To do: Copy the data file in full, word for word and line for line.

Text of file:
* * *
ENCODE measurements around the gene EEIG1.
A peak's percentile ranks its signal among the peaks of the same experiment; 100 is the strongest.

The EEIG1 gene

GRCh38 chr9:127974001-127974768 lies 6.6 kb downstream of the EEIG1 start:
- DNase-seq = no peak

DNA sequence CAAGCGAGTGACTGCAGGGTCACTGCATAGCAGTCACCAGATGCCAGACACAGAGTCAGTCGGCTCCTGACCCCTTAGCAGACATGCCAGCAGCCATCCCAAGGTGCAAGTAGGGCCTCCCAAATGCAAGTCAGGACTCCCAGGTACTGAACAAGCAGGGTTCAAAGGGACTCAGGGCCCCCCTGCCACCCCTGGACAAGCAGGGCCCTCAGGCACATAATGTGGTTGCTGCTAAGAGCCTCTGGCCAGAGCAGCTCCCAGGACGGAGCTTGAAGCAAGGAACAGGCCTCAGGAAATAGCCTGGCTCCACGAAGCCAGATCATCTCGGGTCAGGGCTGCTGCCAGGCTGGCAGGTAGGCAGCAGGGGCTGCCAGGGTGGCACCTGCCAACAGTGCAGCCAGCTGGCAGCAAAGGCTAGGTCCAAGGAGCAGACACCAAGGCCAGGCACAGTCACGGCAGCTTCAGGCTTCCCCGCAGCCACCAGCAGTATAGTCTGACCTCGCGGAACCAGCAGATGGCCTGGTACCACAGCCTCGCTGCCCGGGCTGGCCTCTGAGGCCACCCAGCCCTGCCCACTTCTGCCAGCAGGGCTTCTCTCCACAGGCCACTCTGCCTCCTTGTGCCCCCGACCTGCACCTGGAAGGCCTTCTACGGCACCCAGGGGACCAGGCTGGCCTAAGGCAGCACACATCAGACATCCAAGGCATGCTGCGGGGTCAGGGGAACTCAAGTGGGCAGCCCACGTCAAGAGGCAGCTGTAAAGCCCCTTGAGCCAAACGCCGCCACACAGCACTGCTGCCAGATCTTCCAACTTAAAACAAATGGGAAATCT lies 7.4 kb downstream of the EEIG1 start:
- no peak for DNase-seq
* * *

ENCODE measurements around the gene EEIG1.
A peak's percentile ranks its signal among the peaks of the same experiment; 100 is the strongest.

The EEIG1 gene

GRCh38 chr9:127974001-127974768 lies 6.6 kb downstream of the EEIG1 start:
- DNase-seq = no peak

DNA sequence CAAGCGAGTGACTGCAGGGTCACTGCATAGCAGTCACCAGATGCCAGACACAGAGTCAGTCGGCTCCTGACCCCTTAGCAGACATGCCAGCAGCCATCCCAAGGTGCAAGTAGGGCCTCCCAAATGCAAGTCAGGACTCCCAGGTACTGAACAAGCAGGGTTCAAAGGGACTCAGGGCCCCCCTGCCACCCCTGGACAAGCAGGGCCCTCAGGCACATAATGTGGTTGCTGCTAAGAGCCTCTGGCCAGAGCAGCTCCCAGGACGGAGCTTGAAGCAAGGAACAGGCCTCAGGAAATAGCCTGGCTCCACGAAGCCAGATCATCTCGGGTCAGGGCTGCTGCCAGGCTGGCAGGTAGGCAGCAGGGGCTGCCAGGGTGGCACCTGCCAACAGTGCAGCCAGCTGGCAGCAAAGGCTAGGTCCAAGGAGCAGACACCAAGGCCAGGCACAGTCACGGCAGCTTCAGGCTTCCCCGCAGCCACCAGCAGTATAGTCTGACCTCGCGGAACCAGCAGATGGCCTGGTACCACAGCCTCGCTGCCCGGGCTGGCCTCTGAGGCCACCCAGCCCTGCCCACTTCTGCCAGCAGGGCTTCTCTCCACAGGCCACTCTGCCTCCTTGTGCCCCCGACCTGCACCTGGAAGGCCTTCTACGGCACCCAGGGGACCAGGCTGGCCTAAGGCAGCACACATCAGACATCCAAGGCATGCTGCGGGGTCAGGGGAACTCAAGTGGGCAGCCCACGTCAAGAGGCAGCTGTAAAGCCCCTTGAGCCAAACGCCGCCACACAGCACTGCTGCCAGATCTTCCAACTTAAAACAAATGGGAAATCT lies 7.4 kb downstream of the EEIG1 start:
- no peak for DNase-seq